What Would Networking Look Like Today if it Were Built by Cloud Guys?
Pertino is sponsoring DevOpsDays in Mountain View this week, and as we plan for the show I’m reminded of the AWS re:invent conference last November. A couple of the engineers and I attended re:invent and were amazed by the pace at which Amazon is delivering innovative new products as well as the vendors that are building new technology on top of the AWS platform. There is a feedback loop of innovation happening where companies are building products and services that make it easier for other companies to build products and services. For example, PagerDuty uses Amazon to provide services to Pertino, and Pertino in turn uses PagerDuty to monitor our cloud services. Every year it gets easier and less expensive for companies to create new services and bring them to market because of this loop.
But something struck me at the show. The ease-of-use and flexibility of cloud compute seemed to come to a screeching halt when it came to building the networks to support these systems. There were several sessions with “How To” talks on configuring multi-region and multi-provider private networking solutions. Something was wrong. We can deploy servers all over the world with the click of a mouse. We can add RAM, CPU and infinite storage capacity in seconds. But if we try to connect these machines together as part of a virtual private cloud, we are suddenly back in the world of IP-subnetting, command-line router configurations and IPSec tunnels. What happened to the innovation? Are we taking the networking technology of 15 years ago, removing the sheet-metal and calling it done?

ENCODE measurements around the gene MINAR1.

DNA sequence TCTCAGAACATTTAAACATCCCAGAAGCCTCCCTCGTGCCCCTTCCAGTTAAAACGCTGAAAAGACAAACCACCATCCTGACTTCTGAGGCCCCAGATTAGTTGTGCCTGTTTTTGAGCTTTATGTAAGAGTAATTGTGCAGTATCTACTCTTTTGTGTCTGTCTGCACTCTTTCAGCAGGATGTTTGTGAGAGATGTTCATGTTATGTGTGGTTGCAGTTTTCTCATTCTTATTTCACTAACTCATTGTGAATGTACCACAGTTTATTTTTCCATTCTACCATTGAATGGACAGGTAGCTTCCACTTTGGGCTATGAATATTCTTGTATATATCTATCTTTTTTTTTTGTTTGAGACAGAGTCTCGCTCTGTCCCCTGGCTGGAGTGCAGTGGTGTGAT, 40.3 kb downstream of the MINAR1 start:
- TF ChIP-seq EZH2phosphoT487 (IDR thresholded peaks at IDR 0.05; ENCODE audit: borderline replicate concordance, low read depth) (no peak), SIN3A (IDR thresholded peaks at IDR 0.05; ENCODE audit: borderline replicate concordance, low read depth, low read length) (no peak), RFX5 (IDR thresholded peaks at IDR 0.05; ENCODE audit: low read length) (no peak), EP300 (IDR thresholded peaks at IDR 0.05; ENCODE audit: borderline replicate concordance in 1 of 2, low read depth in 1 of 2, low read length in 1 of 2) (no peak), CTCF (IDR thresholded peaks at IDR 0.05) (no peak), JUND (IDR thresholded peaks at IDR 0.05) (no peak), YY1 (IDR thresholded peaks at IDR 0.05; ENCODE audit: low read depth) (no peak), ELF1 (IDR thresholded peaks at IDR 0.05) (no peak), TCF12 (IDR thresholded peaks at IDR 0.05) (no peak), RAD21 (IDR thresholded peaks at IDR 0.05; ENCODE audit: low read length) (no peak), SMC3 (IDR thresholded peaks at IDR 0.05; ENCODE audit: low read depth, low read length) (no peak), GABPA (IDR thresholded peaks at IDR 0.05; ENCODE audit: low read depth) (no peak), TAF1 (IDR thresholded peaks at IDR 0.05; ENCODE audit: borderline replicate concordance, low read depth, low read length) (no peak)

What would networking look like today if it were built by cloud guys?
If cloud guys reinvented networking solutions today, it would have all of the qualities of cloud-compute. It would be easy to use and deployable in minutes. It would be highly scalable and resilient. It would be delivered as a service at economical prices. It would be a platform for additional services that can be added as needed. Behind the scenes. it would be fully instrumented, monitored and automated. And when the inevitable hardware failures occur, the service would work around the issues to minimize impact to the end-user. In short, it would be Pertino.
Pertino was built from scratch, inspired by the elasticity and power of the cloud, to make networking as effortless as launching a new VM. Amazon manages servers so you don’t have to, and Pertino builds networks so you don’t have to.